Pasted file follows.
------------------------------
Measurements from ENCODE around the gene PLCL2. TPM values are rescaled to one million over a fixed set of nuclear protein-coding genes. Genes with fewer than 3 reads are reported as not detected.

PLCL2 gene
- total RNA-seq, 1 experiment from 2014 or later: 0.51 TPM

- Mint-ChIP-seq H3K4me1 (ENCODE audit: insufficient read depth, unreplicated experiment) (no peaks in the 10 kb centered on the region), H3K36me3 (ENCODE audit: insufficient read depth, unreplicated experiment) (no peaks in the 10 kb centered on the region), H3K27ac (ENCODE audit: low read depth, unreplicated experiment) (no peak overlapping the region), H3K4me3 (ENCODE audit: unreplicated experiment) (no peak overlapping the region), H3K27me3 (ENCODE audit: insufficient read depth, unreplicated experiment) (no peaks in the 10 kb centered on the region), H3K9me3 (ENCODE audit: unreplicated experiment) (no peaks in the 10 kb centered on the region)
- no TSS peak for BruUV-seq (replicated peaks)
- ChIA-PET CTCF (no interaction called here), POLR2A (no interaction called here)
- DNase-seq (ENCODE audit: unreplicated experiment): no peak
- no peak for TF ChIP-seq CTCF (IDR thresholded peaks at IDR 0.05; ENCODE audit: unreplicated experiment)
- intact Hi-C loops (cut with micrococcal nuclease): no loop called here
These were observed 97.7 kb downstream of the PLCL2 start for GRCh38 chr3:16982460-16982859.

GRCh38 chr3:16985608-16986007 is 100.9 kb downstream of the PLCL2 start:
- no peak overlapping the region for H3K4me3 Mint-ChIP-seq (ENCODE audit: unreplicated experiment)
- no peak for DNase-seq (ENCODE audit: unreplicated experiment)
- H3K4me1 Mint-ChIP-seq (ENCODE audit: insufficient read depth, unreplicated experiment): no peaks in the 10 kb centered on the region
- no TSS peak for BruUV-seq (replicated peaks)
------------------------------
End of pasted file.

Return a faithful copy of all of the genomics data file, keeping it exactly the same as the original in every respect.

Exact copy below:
Measurements from ENCODE around the gene PLCL2. TPM values are rescaled to one million over a fixed set of nuclear protein-coding genes. Genes with fewer than 3 reads are reported as not detected.

PLCL2 gene
- total RNA-seq, 1 experiment from 2014 or later: 0.51 TPM

- Mint-ChIP-seq H3K4me1 (ENCODE audit: insufficient read depth, unreplicated experiment) (no peaks in the 10 kb centered on the region), H3K36me3 (ENCODE audit: insufficient read depth, unreplicated experiment) (no peaks in the 10 kb centered on the region), H3K27ac (ENCODE audit: low read depth, unreplicated experiment) (no peak overlapping the region), H3K4me3 (ENCODE audit: unreplicated experiment) (no peak overlapping the region), H3K27me3 (ENCODE audit: insufficient read depth, unreplicated experiment) (no peaks in the 10 kb centered on the region), H3K9me3 (ENCODE audit: unreplicated experiment) (no peaks in the 10 kb centered on the region)
- no TSS peak for BruUV-seq (replicated peaks)
- ChIA-PET CTCF (no interaction called here), POLR2A (no interaction called here)
- DNase-seq (ENCODE audit: unreplicated experiment): no peak
- no peak for TF ChIP-seq CTCF (IDR thresholded peaks at IDR 0.05; ENCODE audit: unreplicated experiment)
- intact Hi-C loops (cut with micrococcal nuclease): no loop called here
These were observed 97.7 kb downstream of the PLCL2 start for GRCh38 chr3:16982460-16982859.

GRCh38 chr3:16985608-16986007 is 100.9 kb downstream of the PLCL2 start:
- no peak overlapping the region for H3K4me3 Mint-ChIP-seq (ENCODE audit: unreplicated experiment)
- no peak for DNase-seq (ENCODE audit: unreplicated experiment)
- H3K4me1 Mint-ChIP-seq (ENCODE audit: insufficient read depth, unreplicated experiment): no peaks in the 10 kb centered on the region
- no TSS peak for BruUV-seq (replicated peaks)